Low-risk onboarding consultancy projects
Before jumping into a long-term relationship with a new client, I like to start with a small week or two long onboarding consultancy to test the waters. It’s a low-risk way to introduce our potential client to user-centered design and really see the value in working with us.
It’s also a great way for both parties to ensure the relationship is a good fit.
A quick lesson on user-centered design
At Good Work we practice a design methodology called user-centered design, which is really just a fancy way of saying that all decisions we make during the project process are on behalf of the project’s target audience — which doesn’t always turn out to be the same as our client’s initial requirements. That’s a good thing though, as it ensures we’re making the right thing, not just a thing. And it ensures we’re building something of value for our target audience!
Taking a user-centered design approach means we typically have a chunk of research, early prototyping and validation to do at the start of every project. Yes, our potential client probably already came to us with a specific set of wants and needs, but we have to validate them for ourselves before we can move forward.
While it is common practice in the creative professions to prescribe solutions without fully and accurately diagnosing the problem, in almost every other profession such a sequence would render the professional liable for malpractice.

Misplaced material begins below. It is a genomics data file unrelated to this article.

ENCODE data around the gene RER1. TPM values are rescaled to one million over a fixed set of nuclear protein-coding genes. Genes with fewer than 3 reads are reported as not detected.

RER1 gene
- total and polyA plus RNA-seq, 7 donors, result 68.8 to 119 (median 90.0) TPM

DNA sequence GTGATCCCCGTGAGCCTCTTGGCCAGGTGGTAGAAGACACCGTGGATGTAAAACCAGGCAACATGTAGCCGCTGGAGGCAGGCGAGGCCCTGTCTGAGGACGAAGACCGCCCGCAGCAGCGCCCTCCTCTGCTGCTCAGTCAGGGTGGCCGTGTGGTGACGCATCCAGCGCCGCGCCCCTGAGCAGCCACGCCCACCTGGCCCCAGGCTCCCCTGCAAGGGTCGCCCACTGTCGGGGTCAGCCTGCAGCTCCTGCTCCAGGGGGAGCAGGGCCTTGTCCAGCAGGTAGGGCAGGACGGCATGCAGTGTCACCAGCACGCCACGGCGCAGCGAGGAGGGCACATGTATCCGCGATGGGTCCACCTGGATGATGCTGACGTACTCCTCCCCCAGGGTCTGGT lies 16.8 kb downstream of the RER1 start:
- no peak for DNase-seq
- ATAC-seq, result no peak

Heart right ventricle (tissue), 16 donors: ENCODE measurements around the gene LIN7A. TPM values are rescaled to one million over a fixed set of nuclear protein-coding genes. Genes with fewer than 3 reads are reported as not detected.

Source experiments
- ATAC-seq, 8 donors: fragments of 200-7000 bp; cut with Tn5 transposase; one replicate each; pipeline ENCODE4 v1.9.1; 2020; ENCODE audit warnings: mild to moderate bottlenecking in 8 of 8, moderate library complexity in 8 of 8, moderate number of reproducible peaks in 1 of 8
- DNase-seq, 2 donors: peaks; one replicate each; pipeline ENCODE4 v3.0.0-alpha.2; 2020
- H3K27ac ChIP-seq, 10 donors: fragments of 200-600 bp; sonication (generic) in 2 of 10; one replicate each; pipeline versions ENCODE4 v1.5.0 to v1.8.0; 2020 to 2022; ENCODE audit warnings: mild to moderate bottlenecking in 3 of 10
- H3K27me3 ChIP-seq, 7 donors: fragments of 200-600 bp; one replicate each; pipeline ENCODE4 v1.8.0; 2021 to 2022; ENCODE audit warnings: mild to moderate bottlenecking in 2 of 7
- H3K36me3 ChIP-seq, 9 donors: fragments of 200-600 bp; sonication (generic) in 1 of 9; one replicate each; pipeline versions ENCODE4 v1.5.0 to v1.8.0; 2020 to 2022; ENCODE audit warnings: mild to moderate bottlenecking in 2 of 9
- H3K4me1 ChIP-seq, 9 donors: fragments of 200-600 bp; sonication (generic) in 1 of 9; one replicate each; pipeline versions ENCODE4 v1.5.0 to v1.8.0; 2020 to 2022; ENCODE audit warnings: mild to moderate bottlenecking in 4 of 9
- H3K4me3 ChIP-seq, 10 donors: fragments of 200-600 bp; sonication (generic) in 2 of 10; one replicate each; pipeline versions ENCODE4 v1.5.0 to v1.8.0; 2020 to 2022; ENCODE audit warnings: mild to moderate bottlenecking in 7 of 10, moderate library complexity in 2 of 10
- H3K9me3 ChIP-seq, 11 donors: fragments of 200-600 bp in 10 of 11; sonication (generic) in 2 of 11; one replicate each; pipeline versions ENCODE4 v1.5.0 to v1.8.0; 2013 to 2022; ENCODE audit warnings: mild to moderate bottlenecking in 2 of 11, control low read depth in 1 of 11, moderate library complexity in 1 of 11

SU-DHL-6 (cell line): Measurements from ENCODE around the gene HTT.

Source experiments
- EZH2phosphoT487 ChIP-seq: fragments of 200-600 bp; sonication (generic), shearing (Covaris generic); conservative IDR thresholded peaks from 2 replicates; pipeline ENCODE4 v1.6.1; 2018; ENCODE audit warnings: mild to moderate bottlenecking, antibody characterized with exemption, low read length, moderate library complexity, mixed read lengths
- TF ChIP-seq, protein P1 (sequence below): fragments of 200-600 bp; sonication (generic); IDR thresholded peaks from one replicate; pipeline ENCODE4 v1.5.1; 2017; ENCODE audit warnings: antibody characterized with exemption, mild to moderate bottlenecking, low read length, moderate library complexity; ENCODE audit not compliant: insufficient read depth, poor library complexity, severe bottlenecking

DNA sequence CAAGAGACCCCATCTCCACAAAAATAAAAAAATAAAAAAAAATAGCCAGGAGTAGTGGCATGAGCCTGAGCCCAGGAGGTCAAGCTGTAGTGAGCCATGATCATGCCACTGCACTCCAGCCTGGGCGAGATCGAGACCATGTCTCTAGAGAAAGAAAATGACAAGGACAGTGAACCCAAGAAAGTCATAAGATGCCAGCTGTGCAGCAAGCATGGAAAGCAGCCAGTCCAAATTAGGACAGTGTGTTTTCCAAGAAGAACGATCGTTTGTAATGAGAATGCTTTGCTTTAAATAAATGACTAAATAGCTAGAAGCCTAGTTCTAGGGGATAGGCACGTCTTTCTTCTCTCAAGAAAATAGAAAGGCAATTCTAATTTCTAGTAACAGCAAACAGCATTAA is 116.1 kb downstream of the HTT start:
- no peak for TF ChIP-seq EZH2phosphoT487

Blair Enns, The Win Without Pitching Manifesto
The onboarding consultancy process
This whole process of up-front research, validation and using our expertise to figure out the right way forward works as a great, low-risk onboarding project with our potential clients.
Our onboarding consultancy process is a one week project to advise, validate and scope the needs and goals of the potential engagement. We focus on the humans that the project is for — figure out who they are, their experience levels and what they potentially expect to get out of the finished product. We brainstorm and prototype ideas, and come up with a solid plan to make the right thing, a road map to move forward and a prototype to reference for the future of the project, whether that’s with Good Work or another digital agency.
Taking a user-centered approach to our work ensures we’re creating the right digital product or service for our clients. The work involved in our onboarding consultancy needs to be done regardless in order to create a successful digital project, whether during its own project or as the first phase of a larger one, but by unbundling it from our potential primary engagement we can make the purchasing process a lot less daunting for potential clients, and ensure our relationship is a good fit.
Originally published at simplygoodwork.com.